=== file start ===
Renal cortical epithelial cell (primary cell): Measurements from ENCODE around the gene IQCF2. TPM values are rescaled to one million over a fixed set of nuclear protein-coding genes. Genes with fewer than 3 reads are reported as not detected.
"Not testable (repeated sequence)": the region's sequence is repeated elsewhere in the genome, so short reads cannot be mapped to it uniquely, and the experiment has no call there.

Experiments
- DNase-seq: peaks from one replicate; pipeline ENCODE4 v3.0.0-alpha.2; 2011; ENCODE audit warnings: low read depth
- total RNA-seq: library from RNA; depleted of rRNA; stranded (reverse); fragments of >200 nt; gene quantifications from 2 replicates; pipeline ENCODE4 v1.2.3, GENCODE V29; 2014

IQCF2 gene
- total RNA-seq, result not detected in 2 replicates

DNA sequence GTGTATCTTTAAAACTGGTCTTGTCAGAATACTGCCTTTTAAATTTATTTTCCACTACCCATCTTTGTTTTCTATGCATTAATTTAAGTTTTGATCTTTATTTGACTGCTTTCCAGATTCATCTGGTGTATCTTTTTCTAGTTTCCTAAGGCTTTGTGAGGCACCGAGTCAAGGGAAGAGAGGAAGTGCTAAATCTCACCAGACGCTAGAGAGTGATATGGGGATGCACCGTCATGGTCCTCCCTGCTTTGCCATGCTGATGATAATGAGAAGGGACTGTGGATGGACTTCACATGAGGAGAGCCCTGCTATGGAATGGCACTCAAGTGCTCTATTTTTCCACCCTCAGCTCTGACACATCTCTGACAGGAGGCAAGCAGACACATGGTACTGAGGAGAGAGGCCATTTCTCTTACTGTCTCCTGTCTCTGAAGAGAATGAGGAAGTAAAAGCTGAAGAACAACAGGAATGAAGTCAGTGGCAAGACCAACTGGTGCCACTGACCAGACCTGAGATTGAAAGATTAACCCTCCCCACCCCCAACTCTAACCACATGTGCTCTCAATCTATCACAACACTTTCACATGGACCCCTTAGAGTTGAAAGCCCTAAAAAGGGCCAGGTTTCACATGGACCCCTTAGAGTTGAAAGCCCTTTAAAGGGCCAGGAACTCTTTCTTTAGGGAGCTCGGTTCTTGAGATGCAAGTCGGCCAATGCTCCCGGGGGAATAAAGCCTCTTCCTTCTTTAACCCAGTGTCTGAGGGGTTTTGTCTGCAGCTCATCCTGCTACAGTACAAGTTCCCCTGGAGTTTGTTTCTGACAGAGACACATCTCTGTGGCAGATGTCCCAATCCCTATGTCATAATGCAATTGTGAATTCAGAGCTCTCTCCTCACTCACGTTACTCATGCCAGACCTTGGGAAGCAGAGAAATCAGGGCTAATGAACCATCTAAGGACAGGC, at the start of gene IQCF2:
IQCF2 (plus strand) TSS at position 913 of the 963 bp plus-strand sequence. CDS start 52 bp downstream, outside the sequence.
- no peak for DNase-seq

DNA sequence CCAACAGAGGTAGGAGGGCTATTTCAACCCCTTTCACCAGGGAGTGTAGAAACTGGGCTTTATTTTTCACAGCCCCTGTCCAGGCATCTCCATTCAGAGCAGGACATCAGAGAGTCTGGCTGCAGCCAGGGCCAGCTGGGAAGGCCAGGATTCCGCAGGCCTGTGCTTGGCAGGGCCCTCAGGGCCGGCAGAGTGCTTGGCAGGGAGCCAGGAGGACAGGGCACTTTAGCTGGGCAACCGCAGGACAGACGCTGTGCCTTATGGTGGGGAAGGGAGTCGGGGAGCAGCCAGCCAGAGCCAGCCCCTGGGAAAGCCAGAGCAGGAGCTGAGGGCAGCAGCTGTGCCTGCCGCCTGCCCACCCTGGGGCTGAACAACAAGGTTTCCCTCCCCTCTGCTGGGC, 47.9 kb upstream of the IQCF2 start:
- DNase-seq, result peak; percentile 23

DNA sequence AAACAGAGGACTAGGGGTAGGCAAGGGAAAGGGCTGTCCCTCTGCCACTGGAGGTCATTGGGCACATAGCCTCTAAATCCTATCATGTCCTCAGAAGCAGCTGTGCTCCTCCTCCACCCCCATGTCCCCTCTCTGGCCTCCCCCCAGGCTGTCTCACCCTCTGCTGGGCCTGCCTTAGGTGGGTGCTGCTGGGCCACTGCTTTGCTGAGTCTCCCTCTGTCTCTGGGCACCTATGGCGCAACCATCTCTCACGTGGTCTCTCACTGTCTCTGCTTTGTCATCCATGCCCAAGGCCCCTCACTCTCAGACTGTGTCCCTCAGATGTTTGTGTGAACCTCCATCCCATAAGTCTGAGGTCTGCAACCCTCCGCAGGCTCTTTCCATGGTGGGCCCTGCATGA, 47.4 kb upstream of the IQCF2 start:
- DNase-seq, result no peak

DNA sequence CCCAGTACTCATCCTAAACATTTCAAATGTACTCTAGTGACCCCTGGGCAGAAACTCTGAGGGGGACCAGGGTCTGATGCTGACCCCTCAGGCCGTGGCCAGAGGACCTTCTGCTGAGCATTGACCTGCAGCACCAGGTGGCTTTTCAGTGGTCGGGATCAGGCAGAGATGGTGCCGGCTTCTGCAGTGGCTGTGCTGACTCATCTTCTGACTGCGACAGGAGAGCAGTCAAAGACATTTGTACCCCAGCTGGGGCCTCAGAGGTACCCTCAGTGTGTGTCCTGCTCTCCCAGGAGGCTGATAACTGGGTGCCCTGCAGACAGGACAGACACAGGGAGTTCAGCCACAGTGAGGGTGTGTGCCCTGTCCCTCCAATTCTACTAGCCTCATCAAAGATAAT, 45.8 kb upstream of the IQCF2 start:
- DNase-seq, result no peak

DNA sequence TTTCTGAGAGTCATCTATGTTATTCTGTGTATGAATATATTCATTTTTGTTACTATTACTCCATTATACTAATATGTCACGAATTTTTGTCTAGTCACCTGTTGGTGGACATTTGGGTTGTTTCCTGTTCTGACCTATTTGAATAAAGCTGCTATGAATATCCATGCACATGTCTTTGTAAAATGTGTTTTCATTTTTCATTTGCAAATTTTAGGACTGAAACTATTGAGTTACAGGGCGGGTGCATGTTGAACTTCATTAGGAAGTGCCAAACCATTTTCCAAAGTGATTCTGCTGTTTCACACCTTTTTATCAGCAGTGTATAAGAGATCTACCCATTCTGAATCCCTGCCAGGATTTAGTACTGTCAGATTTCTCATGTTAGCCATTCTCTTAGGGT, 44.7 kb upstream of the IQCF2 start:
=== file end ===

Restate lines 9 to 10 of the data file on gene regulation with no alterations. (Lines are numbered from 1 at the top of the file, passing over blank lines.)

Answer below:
IQCF2 (plus strand) TSS at position 913 of the 963 bp plus-strand sequence. CDS start 52 bp downstream, outside the sequence.
- no peak for DNase-seq